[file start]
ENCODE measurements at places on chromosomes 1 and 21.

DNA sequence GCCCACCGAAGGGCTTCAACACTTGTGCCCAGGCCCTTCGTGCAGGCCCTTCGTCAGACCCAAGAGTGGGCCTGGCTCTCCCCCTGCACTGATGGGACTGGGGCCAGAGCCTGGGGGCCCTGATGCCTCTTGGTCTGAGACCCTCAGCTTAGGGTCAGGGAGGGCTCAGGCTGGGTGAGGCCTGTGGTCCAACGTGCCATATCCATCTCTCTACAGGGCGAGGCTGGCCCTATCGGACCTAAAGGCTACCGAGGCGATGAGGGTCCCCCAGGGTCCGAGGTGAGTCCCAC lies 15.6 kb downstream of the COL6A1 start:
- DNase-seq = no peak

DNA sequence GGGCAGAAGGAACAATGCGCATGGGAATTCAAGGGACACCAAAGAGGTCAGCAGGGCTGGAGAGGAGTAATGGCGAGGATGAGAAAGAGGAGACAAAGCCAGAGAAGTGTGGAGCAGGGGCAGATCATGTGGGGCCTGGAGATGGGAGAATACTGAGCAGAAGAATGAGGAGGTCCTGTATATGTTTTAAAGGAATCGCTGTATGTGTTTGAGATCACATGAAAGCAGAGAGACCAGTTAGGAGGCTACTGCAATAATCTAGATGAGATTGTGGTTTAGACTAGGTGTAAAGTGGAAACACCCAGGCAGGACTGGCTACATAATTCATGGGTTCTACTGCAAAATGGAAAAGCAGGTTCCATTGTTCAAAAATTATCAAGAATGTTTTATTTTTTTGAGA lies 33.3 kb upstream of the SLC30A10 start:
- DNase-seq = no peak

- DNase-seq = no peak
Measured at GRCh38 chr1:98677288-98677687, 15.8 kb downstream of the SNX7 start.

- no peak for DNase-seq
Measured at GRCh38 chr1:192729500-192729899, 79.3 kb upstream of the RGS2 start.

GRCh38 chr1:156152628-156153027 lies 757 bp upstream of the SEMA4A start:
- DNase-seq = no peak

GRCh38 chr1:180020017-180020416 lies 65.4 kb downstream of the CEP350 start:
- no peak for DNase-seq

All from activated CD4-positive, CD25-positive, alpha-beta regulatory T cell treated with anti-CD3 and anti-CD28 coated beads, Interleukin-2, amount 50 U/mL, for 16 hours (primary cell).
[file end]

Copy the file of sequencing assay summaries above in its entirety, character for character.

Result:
ENCODE measurements at places on chromosomes 1 and 21.

DNA sequence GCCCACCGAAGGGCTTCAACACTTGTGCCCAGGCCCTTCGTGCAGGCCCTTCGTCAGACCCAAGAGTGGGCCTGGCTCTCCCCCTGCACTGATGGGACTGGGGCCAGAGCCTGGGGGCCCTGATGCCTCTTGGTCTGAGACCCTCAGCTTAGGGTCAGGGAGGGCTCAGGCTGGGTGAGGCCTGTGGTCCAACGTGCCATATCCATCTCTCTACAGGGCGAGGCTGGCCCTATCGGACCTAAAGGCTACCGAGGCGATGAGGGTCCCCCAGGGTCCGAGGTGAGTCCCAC lies 15.6 kb downstream of the COL6A1 start:
- DNase-seq = no peak

DNA sequence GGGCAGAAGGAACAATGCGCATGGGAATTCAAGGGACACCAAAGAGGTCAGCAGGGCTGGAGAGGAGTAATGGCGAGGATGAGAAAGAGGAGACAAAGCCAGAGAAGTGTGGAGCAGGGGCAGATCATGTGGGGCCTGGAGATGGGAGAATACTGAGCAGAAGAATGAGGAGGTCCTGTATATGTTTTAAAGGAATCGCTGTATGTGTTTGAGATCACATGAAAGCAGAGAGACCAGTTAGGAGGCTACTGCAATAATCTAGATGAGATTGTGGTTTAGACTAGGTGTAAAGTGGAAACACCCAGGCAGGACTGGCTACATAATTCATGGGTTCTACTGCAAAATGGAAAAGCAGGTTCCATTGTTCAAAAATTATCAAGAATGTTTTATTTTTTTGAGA lies 33.3 kb upstream of the SLC30A10 start:
- DNase-seq = no peak

- DNase-seq = no peak
Measured at GRCh38 chr1:98677288-98677687, 15.8 kb downstream of the SNX7 start.

- no peak for DNase-seq
Measured at GRCh38 chr1:192729500-192729899, 79.3 kb upstream of the RGS2 start.

GRCh38 chr1:156152628-156153027 lies 757 bp upstream of the SEMA4A start:
- DNase-seq = no peak

GRCh38 chr1:180020017-180020416 lies 65.4 kb downstream of the CEP350 start:
- no peak for DNase-seq

All from activated CD4-positive, CD25-positive, alpha-beta regulatory T cell treated with anti-CD3 and anti-CD28 coated beads, Interleukin-2, amount 50 U/mL, for 16 hours (primary cell).